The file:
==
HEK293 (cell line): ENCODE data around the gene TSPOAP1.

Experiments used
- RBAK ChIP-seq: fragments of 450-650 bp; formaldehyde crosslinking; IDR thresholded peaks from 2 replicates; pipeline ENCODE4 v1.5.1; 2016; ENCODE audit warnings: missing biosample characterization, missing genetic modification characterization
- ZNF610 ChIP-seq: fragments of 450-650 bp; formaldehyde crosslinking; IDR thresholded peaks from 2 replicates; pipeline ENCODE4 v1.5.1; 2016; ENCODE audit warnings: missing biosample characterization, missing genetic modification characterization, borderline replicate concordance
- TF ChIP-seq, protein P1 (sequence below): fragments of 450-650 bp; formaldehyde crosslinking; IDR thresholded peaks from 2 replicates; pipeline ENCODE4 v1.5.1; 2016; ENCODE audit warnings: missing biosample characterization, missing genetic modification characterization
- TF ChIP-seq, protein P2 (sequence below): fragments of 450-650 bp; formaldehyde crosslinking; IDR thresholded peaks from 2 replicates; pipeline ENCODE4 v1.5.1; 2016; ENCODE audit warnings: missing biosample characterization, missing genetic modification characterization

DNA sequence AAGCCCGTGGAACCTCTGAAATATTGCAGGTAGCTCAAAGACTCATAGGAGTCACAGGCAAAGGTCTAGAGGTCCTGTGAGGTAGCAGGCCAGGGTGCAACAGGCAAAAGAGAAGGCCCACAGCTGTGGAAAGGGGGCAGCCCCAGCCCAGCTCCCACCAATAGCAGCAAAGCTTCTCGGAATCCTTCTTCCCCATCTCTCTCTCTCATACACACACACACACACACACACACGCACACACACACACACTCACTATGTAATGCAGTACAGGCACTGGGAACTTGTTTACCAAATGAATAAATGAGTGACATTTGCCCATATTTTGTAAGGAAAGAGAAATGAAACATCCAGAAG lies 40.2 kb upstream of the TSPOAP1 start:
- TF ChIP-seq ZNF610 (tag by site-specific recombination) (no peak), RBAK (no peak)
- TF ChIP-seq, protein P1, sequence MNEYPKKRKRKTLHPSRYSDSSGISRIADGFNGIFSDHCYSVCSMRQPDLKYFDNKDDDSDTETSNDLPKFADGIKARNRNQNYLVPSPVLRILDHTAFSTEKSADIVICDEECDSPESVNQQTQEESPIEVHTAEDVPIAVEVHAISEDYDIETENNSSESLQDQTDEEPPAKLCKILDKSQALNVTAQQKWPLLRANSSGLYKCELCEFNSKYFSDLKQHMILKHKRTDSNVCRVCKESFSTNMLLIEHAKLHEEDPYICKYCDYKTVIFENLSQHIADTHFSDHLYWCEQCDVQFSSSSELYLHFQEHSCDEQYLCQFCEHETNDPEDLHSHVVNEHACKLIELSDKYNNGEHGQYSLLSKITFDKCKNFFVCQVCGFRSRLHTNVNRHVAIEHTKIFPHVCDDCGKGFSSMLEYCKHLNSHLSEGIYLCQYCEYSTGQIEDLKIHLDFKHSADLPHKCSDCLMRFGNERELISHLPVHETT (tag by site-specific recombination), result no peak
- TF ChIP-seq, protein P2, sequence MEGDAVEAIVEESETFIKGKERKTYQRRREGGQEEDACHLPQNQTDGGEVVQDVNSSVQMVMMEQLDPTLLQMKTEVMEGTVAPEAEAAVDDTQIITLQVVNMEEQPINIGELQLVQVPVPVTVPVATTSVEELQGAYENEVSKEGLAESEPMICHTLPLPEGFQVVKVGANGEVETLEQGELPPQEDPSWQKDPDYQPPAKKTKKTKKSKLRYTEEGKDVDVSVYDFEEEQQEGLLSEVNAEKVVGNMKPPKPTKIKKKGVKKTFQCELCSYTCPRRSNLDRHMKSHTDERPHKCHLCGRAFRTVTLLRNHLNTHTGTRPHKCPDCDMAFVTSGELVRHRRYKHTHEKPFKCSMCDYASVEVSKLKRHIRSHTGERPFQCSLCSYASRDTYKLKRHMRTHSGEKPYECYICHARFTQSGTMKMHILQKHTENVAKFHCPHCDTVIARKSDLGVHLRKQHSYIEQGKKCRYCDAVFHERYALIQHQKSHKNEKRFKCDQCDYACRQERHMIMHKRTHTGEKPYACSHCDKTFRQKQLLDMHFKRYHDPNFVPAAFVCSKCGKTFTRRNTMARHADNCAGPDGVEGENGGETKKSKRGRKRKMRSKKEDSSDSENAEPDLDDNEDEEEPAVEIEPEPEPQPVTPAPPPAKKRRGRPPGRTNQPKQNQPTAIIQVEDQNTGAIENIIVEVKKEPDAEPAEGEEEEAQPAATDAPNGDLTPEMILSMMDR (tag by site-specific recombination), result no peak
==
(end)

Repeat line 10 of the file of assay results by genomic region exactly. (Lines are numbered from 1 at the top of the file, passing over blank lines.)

- TF ChIP-seq, protein P2, sequence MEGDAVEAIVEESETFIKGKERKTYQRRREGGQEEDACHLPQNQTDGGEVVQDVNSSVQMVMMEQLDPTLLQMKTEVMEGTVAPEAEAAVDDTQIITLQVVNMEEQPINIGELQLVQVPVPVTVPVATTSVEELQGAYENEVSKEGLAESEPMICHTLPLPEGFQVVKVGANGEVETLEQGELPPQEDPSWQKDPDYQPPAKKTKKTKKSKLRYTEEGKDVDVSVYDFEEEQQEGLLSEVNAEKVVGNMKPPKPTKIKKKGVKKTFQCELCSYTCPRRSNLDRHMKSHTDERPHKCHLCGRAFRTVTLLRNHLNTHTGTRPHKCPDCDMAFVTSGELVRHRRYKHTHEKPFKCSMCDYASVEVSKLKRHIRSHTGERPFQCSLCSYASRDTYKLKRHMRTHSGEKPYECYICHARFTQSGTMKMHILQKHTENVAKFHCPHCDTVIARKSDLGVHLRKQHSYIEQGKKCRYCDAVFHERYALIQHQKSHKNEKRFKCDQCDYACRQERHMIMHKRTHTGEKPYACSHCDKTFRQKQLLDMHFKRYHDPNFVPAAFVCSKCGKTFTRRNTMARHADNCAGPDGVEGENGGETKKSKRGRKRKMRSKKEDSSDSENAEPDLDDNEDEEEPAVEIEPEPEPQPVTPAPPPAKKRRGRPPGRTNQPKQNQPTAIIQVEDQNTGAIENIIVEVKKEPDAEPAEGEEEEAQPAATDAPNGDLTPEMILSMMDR (tag by site-specific recombination), result no peak